8 Benefits of Echinacea For Your Health
Echinacea is a native North American coneflower that has been used in traditional medicine for over 400 years. While it is classified as an herb, several species of the Echinacea plant are used to make medicine from its flowers, leaves and roots. Other names for it include: the purple cornflower, or blue-eyed Susan.
After around 1950, when antibiotics came about, echinacea lost it’s esteemed medicinal status, but it never hurts to explore natural options.
There isn’t really any confirmed research to prove that echinacea can help combat cancer, but the medicinal value of phytochemicals contained in Echinacea is clearly evident and indicates that these agents may be valuable tools to combat tumours.
Stated by the National Institutes of Health (NIH).
The use of Echinacea as another natural cancer treatment is now being recommended, literally, alongside, or possibly in the place of conventional therapy.
Boost the Immune System
Published in the journal Lancet Infectious Diseases, the University of Connecticut performed a meta-analysis study that evaluated 14 studies and determined that:
- Echinacea cuts the chances of catching a common cold by 58 percent.
- Echinacea reduces the duration of the common cold by almost one-and-a-half days.
Extracts of echinacea do seem to have an effect on the immune system. Research has shown that it increases the number of white blood cells, which fight infections.
However, since research results on this herb aren’t definite (yet), two studies funded by the National Center for Complementary and Alternative Medicine failed to find any help for a cold from echinacea in either children or adults.
Echinacea’s history began when echinacea purpurea was used by the Great Plains Indians as a painkiller. It’s especially effective for the following types of pain:
- Snake bites
- Sore throats
- Stomach ache
- Bowel pain
- Herpes pain
- Gonhorrea pain
- Measles pain
Some common ways to use echinacea to combat pain is to drink the herbal tea, or take it as a supplement.
Be Used as a Laxative
Like other herbs, echinacea is healing for the stomach, and entire gastrointestinal tract. According to Medical Herbalism, echinacea can be used as a mild laxative to provide natural constipation relief and as a calming agent.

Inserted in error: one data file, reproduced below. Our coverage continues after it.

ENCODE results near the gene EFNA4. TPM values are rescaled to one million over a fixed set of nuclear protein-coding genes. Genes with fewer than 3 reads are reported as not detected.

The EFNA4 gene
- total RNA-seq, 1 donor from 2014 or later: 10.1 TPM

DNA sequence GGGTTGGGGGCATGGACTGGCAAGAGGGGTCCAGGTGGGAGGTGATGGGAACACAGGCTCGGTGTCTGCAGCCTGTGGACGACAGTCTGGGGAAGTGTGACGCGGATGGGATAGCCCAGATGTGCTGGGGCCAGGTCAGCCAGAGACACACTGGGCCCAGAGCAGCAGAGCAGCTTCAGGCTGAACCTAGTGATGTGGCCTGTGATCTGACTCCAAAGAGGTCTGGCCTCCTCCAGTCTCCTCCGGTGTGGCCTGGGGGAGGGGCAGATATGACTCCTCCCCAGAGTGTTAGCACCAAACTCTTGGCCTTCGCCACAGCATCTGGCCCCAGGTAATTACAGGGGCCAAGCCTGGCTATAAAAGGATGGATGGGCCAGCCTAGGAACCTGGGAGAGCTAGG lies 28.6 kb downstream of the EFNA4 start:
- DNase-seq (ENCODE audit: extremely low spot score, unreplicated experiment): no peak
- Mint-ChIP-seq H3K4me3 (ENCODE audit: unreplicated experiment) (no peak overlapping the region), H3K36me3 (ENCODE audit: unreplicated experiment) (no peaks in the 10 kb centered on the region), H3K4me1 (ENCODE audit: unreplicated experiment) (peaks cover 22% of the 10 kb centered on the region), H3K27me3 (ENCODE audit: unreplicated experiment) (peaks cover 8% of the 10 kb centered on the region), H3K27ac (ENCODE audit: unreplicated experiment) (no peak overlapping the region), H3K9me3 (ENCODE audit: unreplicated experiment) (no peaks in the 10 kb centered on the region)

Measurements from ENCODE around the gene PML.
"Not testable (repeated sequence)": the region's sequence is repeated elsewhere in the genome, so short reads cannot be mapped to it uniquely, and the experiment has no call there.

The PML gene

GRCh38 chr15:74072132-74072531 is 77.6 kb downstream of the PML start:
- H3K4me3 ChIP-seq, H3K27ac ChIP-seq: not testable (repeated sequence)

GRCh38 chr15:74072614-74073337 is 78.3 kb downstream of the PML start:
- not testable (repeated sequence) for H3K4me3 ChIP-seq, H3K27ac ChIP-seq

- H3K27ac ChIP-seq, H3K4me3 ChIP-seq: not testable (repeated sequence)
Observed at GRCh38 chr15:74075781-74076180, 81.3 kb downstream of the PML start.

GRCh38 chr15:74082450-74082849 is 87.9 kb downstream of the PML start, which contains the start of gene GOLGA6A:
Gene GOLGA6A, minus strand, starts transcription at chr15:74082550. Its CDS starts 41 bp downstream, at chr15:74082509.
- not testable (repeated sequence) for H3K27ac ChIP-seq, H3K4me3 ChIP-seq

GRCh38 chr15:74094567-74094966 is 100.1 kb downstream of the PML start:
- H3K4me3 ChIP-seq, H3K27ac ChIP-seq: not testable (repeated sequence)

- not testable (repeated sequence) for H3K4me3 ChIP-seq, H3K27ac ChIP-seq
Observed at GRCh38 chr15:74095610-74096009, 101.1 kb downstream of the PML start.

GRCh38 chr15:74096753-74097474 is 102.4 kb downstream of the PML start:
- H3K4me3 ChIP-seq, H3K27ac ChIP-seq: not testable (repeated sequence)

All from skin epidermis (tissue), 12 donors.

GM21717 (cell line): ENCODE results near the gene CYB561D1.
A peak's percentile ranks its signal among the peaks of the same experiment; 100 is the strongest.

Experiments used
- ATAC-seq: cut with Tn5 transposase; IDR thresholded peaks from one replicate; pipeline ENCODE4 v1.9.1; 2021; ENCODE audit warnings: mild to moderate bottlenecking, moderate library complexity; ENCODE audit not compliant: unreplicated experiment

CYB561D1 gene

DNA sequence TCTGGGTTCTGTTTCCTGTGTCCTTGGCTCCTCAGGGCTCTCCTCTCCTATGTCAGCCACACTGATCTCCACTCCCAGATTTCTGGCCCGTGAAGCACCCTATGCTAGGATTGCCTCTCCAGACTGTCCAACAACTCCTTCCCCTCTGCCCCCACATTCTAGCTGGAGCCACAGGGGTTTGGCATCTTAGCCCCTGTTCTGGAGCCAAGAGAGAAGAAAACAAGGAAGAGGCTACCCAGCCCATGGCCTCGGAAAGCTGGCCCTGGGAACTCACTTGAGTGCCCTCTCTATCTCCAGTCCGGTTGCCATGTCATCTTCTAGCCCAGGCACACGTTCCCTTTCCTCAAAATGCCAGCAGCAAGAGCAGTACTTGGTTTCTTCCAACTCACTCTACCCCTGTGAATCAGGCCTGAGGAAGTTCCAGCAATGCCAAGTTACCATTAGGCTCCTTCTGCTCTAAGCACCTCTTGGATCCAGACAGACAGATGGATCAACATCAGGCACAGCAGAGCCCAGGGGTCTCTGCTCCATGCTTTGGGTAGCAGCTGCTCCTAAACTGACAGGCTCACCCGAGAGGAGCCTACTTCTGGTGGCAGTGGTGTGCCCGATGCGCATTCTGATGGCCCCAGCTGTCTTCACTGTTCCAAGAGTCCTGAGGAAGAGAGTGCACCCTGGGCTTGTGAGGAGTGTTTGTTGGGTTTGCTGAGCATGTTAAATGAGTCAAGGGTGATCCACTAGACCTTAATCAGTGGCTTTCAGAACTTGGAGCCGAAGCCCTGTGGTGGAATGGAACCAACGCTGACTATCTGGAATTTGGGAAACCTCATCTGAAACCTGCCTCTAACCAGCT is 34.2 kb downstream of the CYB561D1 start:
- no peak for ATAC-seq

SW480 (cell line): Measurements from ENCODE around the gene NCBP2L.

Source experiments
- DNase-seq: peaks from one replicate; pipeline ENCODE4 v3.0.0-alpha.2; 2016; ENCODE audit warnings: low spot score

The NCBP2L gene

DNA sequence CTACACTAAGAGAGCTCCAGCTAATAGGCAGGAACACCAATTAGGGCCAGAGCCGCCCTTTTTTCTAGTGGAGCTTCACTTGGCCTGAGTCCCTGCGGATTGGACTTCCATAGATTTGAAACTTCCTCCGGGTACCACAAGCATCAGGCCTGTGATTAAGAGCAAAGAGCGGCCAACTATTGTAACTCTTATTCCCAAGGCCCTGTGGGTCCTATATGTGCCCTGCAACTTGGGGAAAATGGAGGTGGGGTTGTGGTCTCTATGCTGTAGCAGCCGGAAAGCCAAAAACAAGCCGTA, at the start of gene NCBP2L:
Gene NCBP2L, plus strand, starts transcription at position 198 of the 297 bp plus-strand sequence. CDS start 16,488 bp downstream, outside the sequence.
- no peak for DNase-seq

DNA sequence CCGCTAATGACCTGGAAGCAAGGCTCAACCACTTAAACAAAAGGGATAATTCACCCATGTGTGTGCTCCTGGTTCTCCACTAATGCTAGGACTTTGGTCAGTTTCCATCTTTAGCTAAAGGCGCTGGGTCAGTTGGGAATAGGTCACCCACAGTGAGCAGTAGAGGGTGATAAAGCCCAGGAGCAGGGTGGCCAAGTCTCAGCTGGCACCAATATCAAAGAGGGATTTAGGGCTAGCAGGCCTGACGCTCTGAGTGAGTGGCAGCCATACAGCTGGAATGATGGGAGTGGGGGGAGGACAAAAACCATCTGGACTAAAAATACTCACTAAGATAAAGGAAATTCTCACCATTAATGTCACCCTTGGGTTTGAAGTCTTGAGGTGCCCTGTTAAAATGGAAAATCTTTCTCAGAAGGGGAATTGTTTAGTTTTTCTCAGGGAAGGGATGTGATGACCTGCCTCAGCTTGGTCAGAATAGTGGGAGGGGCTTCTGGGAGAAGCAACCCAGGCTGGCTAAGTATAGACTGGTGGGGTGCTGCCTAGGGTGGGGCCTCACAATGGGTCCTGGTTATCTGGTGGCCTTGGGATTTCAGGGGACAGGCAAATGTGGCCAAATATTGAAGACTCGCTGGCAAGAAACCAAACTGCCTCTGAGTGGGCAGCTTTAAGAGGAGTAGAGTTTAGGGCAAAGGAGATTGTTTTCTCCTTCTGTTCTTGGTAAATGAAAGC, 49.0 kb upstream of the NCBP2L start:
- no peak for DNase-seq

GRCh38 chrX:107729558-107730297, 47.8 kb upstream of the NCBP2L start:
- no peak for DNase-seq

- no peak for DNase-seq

Drinking the herbal tea is especially effective to help with this.
Inflammation is at the centre of most diseases. Various factors (stress, toxins in our food and poor sleep) all contribute. As explained by UBC, regular echinacea consumption can effectively reverse and alleviate various types of inflammation.
The National Institute of Health reports that it can even help with uveitis, or eye inflammation. It’s a good idea for people who struggle with chronic inflammatory conditions like rheumatoid arthritis (RA) to regularly consume the herbal tea.
Improves Skin Problems
Echinacea benefits the skin. In a paper prepared by Armando González Stuart, PhD, about herbal safety, it describes how echinacea has been used by various Native American tribes to treat:
- Skin infections
- Wound healing
- Arthropod bites
- Inflammatory skin conditions
Upper Respiratory Issues
Because of its immune-boosting and anti-inflammatory effects, echinacea can be used to relieve the following upper respiratory symptoms:
- Acute sinusitis
- All flu’s
- Common cold
- Strep throat
- Whooping cough
Echinacea is also a fantastic remedy for various infections. According to the NIH, taking echinacea and applying a medicated cream to the skin can lower the rate of reoccurring vaginal infections by to 16 percent, compared to taking the medicine alone. It’s also known to help with:
- Bloodstream infections
- Genital herpes
- Gum disease
- Urinary tract infections
- Vaginal yeast infections
Please note: It’s important that you don’t exceed a dosage of 20 milligrams each time you take it. Consuming more could actually end of cancelling the benefits of the herb.